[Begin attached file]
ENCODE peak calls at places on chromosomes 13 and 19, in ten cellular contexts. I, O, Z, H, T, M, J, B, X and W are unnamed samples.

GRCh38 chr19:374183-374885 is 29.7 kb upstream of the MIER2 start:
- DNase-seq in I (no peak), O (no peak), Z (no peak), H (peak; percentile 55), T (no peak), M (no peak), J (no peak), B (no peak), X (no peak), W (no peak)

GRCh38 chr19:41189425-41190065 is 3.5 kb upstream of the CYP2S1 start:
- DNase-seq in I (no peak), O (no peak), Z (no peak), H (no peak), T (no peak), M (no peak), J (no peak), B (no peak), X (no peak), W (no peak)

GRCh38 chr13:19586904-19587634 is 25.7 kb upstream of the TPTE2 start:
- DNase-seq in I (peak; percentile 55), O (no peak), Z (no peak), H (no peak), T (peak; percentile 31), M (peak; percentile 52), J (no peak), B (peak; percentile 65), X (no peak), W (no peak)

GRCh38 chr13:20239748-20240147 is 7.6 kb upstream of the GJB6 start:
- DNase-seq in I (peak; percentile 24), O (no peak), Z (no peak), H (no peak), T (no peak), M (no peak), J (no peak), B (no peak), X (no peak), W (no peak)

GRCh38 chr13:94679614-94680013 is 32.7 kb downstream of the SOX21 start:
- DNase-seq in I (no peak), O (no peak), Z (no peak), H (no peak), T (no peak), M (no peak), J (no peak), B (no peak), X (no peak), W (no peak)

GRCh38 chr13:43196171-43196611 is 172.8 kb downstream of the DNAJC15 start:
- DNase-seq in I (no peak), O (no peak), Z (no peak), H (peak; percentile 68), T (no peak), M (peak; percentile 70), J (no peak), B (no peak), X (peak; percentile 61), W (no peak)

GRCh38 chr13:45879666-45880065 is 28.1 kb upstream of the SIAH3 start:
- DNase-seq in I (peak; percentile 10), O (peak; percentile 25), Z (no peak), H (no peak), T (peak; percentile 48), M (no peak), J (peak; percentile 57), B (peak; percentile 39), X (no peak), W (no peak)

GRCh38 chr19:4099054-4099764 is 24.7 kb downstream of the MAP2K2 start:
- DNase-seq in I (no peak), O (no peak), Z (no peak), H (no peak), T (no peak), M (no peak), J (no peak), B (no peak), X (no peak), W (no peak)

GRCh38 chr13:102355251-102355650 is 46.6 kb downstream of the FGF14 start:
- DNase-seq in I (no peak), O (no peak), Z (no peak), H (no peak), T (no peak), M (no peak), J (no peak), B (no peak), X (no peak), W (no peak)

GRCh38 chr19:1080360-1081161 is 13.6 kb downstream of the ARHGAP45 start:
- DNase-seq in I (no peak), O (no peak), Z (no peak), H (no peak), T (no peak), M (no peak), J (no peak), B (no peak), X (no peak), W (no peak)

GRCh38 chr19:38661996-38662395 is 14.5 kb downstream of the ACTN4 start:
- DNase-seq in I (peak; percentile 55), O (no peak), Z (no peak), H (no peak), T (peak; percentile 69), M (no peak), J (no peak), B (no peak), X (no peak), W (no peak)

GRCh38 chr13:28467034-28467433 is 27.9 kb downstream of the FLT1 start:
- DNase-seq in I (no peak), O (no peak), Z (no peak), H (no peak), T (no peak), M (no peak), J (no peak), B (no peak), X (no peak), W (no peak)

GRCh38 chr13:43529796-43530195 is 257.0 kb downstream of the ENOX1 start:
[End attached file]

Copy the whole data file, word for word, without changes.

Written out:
ENCODE peak calls at places on chromosomes 13 and 19, in ten cellular contexts. I, O, Z, H, T, M, J, B, X and W are unnamed samples.

GRCh38 chr19:374183-374885 is 29.7 kb upstream of the MIER2 start:
- DNase-seq in I (no peak), O (no peak), Z (no peak), H (peak; percentile 55), T (no peak), M (no peak), J (no peak), B (no peak), X (no peak), W (no peak)

GRCh38 chr19:41189425-41190065 is 3.5 kb upstream of the CYP2S1 start:
- DNase-seq in I (no peak), O (no peak), Z (no peak), H (no peak), T (no peak), M (no peak), J (no peak), B (no peak), X (no peak), W (no peak)

GRCh38 chr13:19586904-19587634 is 25.7 kb upstream of the TPTE2 start:
- DNase-seq in I (peak; percentile 55), O (no peak), Z (no peak), H (no peak), T (peak; percentile 31), M (peak; percentile 52), J (no peak), B (peak; percentile 65), X (no peak), W (no peak)

GRCh38 chr13:20239748-20240147 is 7.6 kb upstream of the GJB6 start:
- DNase-seq in I (peak; percentile 24), O (no peak), Z (no peak), H (no peak), T (no peak), M (no peak), J (no peak), B (no peak), X (no peak), W (no peak)

GRCh38 chr13:94679614-94680013 is 32.7 kb downstream of the SOX21 start:
- DNase-seq in I (no peak), O (no peak), Z (no peak), H (no peak), T (no peak), M (no peak), J (no peak), B (no peak), X (no peak), W (no peak)

GRCh38 chr13:43196171-43196611 is 172.8 kb downstream of the DNAJC15 start:
- DNase-seq in I (no peak), O (no peak), Z (no peak), H (peak; percentile 68), T (no peak), M (peak; percentile 70), J (no peak), B (no peak), X (peak; percentile 61), W (no peak)

GRCh38 chr13:45879666-45880065 is 28.1 kb upstream of the SIAH3 start:
- DNase-seq in I (peak; percentile 10), O (peak; percentile 25), Z (no peak), H (no peak), T (peak; percentile 48), M (no peak), J (peak; percentile 57), B (peak; percentile 39), X (no peak), W (no peak)

GRCh38 chr19:4099054-4099764 is 24.7 kb downstream of the MAP2K2 start:
- DNase-seq in I (no peak), O (no peak), Z (no peak), H (no peak), T (no peak), M (no peak), J (no peak), B (no peak), X (no peak), W (no peak)

GRCh38 chr13:102355251-102355650 is 46.6 kb downstream of the FGF14 start:
- DNase-seq in I (no peak), O (no peak), Z (no peak), H (no peak), T (no peak), M (no peak), J (no peak), B (no peak), X (no peak), W (no peak)

GRCh38 chr19:1080360-1081161 is 13.6 kb downstream of the ARHGAP45 start:
- DNase-seq in I (no peak), O (no peak), Z (no peak), H (no peak), T (no peak), M (no peak), J (no peak), B (no peak), X (no peak), W (no peak)

GRCh38 chr19:38661996-38662395 is 14.5 kb downstream of the ACTN4 start:
- DNase-seq in I (peak; percentile 55), O (no peak), Z (no peak), H (no peak), T (peak; percentile 69), M (no peak), J (no peak), B (no peak), X (no peak), W (no peak)

GRCh38 chr13:28467034-28467433 is 27.9 kb downstream of the FLT1 start:
- DNase-seq in I (no peak), O (no peak), Z (no peak), H (no peak), T (no peak), M (no peak), J (no peak), B (no peak), X (no peak), W (no peak)

GRCh38 chr13:43529796-43530195 is 257.0 kb downstream of the ENOX1 start: